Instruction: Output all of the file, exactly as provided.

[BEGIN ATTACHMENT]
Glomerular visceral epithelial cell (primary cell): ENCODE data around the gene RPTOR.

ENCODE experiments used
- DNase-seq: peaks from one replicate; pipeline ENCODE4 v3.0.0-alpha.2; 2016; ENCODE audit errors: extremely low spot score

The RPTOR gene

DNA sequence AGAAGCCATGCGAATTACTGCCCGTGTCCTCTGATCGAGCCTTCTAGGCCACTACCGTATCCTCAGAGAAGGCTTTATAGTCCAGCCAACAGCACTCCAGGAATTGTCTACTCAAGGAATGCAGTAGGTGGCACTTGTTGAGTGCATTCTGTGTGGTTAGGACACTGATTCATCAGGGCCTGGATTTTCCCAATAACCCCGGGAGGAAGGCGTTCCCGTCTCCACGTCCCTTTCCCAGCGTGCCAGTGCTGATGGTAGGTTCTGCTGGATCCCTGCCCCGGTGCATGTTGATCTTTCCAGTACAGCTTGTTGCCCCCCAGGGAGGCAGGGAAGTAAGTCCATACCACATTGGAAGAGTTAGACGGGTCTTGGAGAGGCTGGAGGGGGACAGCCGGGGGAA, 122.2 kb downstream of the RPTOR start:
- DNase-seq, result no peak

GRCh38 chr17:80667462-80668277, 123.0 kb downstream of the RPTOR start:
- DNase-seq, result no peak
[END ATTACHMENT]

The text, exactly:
Glomerular visceral epithelial cell (primary cell): ENCODE data around the gene RPTOR.

ENCODE experiments used
- DNase-seq: peaks from one replicate; pipeline ENCODE4 v3.0.0-alpha.2; 2016; ENCODE audit errors: extremely low spot score

The RPTOR gene

DNA sequence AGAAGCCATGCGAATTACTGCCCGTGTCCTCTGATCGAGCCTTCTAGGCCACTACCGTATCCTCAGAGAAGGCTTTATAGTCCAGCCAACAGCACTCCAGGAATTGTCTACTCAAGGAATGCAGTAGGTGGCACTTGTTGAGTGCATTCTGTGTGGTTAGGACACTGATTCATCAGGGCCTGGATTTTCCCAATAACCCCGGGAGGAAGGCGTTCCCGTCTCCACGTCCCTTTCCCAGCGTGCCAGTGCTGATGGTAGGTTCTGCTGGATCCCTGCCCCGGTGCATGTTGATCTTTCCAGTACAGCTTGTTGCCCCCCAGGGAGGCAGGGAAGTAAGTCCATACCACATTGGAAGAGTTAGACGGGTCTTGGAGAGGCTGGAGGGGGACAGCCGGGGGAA, 122.2 kb downstream of the RPTOR start:
- DNase-seq, result no peak

GRCh38 chr17:80667462-80668277, 123.0 kb downstream of the RPTOR start:
- DNase-seq, result no peak